Real estate firms Opendoor, Offerpad, and Zillow are developing services that purchase homes, improve them slightly, and then flip them to new buyers using apps to do most of the sales work.
In my series Dead or Alive? The Future of Long-Term Investing, I questioned the benefits of using robo-advisors in place of real, warm-blooded, human beings. As I wrote then, what happens in a crisis; “We’ll see how well they do when markets crater and the phone lines light up like a Christmas tree. It’s happened twice already this century, and that’s when it matters most.”
The question is now, are Americans willing to buy their homes via app? And what happens when one of these firms buys up a whole neighborhood, and can set prices how it sees fit? The Wall Street Journal’s Ryan Dezember and Peter Rudegeair report:
Consumers might also find that a few big players could gain an outsize influence over prices and the upper hand in buying in the most desirable neighborhoods. In Phoenix, the housing market cooled in 2013 when rental-home investors pulled back. Around the time the flippers revved up a year later, home prices resumed their rise. A prospective buyer who needs a mortgage can have a hard time competing against a big investor making an all-cash offer on a house.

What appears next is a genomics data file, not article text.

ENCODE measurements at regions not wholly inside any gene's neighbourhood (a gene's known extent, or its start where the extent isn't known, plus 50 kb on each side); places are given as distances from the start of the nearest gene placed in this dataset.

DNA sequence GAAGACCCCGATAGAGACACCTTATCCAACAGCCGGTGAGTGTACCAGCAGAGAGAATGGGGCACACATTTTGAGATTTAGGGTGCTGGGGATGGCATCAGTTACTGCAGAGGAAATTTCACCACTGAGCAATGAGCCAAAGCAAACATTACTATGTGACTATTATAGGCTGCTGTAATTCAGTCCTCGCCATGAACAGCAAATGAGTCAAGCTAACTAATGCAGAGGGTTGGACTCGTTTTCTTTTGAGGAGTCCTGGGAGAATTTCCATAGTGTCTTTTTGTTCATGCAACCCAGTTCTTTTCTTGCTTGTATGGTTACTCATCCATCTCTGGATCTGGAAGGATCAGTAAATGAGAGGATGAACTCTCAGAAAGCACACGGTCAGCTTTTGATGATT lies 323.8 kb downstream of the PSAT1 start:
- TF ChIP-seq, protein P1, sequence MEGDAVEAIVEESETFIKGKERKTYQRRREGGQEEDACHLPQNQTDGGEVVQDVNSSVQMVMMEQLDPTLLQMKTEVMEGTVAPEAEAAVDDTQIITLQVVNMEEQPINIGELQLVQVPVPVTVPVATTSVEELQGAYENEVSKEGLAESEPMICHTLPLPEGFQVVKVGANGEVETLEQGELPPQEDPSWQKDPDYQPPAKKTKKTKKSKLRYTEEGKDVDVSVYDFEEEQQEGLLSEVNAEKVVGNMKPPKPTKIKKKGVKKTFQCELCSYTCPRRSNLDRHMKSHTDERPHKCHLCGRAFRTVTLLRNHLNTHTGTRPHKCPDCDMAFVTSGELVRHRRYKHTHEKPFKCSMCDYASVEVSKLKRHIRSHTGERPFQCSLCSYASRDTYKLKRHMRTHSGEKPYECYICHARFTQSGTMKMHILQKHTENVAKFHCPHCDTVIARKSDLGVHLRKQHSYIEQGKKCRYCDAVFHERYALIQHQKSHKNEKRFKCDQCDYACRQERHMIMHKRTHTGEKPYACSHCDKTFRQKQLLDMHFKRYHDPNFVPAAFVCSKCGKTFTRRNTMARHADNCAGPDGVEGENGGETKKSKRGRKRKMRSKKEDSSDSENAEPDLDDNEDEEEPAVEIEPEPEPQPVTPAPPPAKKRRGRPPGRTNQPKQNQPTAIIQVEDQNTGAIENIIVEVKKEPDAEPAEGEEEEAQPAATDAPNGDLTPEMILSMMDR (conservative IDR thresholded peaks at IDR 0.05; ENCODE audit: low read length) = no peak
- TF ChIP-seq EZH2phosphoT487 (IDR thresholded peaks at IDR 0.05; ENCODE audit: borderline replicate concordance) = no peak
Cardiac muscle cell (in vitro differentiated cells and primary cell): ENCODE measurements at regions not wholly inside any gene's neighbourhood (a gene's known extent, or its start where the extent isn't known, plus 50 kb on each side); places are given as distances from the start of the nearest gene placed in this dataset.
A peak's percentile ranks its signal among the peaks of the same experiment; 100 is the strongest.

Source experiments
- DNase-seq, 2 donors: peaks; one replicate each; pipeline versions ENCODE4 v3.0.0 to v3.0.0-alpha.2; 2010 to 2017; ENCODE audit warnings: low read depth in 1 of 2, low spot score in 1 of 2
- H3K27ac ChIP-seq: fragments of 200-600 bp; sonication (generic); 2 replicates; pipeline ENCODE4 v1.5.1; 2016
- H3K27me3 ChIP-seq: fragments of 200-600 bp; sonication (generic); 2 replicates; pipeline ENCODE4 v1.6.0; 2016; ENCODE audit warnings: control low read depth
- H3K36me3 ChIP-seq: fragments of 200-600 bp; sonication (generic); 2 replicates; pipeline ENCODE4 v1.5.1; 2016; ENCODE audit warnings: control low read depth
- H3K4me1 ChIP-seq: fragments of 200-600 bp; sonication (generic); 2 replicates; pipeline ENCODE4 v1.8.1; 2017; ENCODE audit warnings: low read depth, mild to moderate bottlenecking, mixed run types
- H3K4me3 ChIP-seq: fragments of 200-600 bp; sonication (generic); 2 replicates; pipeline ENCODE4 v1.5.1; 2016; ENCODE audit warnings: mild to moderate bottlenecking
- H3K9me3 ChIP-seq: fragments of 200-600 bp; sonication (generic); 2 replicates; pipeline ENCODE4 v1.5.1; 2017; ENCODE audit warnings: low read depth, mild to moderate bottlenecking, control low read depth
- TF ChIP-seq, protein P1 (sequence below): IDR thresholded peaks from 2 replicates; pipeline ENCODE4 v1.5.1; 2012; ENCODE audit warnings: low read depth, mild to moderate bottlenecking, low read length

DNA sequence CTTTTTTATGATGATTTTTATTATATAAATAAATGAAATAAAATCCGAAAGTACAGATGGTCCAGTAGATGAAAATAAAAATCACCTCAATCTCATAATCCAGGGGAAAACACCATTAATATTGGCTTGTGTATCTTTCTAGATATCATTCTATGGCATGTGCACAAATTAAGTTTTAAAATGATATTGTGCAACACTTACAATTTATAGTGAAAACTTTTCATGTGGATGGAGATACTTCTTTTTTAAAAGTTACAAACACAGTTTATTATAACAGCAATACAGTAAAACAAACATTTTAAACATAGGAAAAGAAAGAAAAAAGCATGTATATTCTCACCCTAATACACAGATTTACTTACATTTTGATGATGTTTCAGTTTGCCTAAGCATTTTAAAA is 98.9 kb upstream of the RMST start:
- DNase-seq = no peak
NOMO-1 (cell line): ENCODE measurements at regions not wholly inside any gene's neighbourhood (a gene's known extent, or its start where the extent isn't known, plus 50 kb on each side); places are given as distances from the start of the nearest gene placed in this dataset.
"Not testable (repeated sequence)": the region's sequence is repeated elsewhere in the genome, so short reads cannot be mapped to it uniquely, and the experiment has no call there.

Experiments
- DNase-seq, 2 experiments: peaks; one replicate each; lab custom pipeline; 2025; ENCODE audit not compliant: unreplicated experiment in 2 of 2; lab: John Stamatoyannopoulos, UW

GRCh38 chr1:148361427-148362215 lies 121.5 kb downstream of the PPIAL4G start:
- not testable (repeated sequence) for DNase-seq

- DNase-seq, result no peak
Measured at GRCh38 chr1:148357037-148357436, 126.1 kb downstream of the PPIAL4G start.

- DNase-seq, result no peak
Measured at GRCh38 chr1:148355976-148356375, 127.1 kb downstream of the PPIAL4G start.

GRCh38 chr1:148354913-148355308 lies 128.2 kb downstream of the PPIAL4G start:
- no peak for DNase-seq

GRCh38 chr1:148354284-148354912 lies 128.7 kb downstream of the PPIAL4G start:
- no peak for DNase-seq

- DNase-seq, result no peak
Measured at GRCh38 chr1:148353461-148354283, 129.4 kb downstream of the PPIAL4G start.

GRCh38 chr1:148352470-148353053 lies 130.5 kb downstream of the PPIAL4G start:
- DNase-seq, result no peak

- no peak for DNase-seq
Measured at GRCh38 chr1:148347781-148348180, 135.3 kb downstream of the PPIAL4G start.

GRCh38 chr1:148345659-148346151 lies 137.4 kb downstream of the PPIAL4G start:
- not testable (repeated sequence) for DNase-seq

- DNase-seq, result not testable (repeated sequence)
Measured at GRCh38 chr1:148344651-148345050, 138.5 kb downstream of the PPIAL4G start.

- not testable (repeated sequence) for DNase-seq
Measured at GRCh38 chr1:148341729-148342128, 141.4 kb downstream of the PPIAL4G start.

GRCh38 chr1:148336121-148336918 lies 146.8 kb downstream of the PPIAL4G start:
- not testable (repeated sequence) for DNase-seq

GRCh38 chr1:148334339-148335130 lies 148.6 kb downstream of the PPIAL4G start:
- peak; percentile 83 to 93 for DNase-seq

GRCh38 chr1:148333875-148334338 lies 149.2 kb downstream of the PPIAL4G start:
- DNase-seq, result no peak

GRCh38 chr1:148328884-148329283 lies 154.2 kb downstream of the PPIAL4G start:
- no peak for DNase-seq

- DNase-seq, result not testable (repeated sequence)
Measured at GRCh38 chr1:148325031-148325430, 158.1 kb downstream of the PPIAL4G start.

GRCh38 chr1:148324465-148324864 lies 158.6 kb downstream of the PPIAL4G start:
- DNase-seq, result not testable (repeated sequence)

And what happens to these businesses when prices start to fall? Dezember and Rudegeair continue:
Still, should house prices decline in a down market, the high-tech flippers could run into trouble with creditors and be forced to dump their inventory at a loss.
Arizona’s capital is an ideal proving ground. It’s one of the country’s fastest-growing metro areas. The houses are relatively inexpensive and tend to be newly built and fairly homogenous, which aids the algorithmic appraisals that guide big landlords and house-flipping firms alike.
Before you rush to use any new technology, ask yourself what the benefits of working with a real human being are, and if that can be replicated.
Originally posted on Your Survival Guy.